Medicaid was originally signed into law by the Social Security Act alongside Medicare, and it functioned as a way to provide health coverage for low-income families.

Every state approaches Medicaid in a different way.

When it comes to Medicaid funding, the government has controls on what groups and organizations are allowed access to federal healthcare money. If you run a medical institution, part of maintaining legal compliance is following the state Medicaid exclusion lists set out by both the federal government and the individual states. 

The vast majority of the states in the U.S. have their own specific Medicaid exclusions, and businesses must effectively follow all of them in order to adhere to general Medicaid regulations. 

Medical professionals focus their efforts on delivering quality patient care and often don’t think about law. That’s why a dedicated compliance team with a denied party screening program is a necessary component of running a medical business in the modern day. 

Given that non-compliance can result in serious sanctions and penalties, it makes sense why ensuring compliance is taken seriously in this field. Let’s talk about exclusion screening and how it relates to state Medicaid programs. 

How Trade Exclusions Work in State Medicaid 

In 2019 alone, improper payments for Medicaid totaled $57.36 billion. In response, Medicaid is now preventing certain entities from receiving program payments to avoid fraud. 

The U.S. government legally bans domestic companies from doing business with certain individuals and entities deemed risky, fraudulent, or potentially abusive. Because these exclusions are a threat to public health and national security, it makes sense for healthcare organizations to avoid working with them.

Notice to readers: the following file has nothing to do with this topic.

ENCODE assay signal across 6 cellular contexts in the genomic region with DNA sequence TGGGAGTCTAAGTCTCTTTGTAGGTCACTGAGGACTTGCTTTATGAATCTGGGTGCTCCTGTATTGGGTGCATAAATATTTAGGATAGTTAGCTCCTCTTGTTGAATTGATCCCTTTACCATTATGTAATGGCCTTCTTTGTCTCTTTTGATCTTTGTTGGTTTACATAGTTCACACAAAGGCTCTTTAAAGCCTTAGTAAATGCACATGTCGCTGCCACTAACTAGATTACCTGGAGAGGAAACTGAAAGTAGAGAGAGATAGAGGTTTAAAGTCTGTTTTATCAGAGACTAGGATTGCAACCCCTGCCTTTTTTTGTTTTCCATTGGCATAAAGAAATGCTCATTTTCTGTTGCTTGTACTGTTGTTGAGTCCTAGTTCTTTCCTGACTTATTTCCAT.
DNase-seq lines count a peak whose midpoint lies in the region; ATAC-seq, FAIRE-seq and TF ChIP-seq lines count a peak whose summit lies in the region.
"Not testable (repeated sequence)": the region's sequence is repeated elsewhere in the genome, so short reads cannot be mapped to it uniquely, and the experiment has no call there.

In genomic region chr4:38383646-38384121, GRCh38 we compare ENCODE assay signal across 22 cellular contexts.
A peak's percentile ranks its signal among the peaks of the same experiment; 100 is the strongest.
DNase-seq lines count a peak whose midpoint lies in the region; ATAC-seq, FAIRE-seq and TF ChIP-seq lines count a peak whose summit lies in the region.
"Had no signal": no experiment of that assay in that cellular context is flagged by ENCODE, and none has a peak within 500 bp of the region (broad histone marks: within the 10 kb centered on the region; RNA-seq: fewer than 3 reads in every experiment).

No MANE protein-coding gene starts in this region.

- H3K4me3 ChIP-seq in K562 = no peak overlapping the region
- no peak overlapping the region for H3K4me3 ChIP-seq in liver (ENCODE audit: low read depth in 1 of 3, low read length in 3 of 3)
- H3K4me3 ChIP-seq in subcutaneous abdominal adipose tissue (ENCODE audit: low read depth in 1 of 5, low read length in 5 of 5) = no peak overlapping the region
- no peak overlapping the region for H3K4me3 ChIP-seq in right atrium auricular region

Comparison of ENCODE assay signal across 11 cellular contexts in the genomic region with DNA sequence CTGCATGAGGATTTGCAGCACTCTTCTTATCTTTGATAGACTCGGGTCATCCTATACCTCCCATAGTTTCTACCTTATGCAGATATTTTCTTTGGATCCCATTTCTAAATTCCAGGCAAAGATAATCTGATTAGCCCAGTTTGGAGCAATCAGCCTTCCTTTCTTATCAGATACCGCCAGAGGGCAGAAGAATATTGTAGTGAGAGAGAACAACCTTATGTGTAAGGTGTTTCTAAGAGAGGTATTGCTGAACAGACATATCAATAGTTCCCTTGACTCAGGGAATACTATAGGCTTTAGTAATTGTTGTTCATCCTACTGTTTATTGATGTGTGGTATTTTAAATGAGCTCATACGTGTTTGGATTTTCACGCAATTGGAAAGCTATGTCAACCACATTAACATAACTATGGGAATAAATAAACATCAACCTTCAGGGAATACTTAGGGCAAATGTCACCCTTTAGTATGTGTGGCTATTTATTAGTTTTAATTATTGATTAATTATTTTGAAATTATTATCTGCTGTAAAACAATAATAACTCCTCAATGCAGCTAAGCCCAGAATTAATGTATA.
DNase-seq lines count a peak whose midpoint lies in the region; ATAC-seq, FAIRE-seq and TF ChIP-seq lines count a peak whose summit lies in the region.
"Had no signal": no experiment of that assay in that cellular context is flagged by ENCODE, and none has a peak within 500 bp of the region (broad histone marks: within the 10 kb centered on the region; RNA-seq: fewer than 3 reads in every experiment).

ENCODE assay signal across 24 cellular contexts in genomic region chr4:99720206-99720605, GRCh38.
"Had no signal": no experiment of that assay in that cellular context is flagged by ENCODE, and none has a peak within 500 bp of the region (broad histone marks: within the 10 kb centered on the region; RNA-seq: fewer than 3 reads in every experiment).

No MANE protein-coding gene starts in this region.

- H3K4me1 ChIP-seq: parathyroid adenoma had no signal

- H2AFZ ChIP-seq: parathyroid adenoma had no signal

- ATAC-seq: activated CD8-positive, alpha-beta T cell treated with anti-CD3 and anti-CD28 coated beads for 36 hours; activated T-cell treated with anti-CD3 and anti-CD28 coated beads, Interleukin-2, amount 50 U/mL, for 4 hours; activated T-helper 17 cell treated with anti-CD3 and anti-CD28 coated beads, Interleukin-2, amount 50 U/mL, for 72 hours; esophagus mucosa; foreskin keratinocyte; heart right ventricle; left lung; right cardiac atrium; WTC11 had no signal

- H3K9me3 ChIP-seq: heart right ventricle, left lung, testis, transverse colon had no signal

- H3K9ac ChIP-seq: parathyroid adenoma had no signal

When most people think of legal exclusions, they usually think of international trade regulations like the List of Excluded Individuals and Entities maintained by the Office of the Inspector General and the decrees laid out by the Office of Foreign Assets Control. These examples issue lists of excluded parties that domestic companies must avoid. 

But it’s just as important to note how exclusion lists impact the healthcare industry, specifically in the context of federal and state Medicaid payment programs. Any products and services provided by companies and individuals on the denied party lists are not eligible for government payment with regards to: 

  • Human resources 
  • Administrative costs 
  • Billing and accounting 
  • IT services 
  • Volunteer work 

Violations of Medicaid exclusions can result in expulsion from the Medicaid program, fines for false claims, and even criminal charges in some cases. That’s why screening all your connections—such as suppliers, contractors, and employees—against state Medicaid exclusion and other lists matters so much in the healthcare space. 

Best Exclusion Screening Practices and Strategies For a Medicaid Compliance Program 

On a federal level, exclusions can be found through databases kept by the Office of Inspector General, such as the List of Excluded Individuals and Entities mentioned previously. But denied party screening needs to look beyond that and take into account the demands of individual states as well.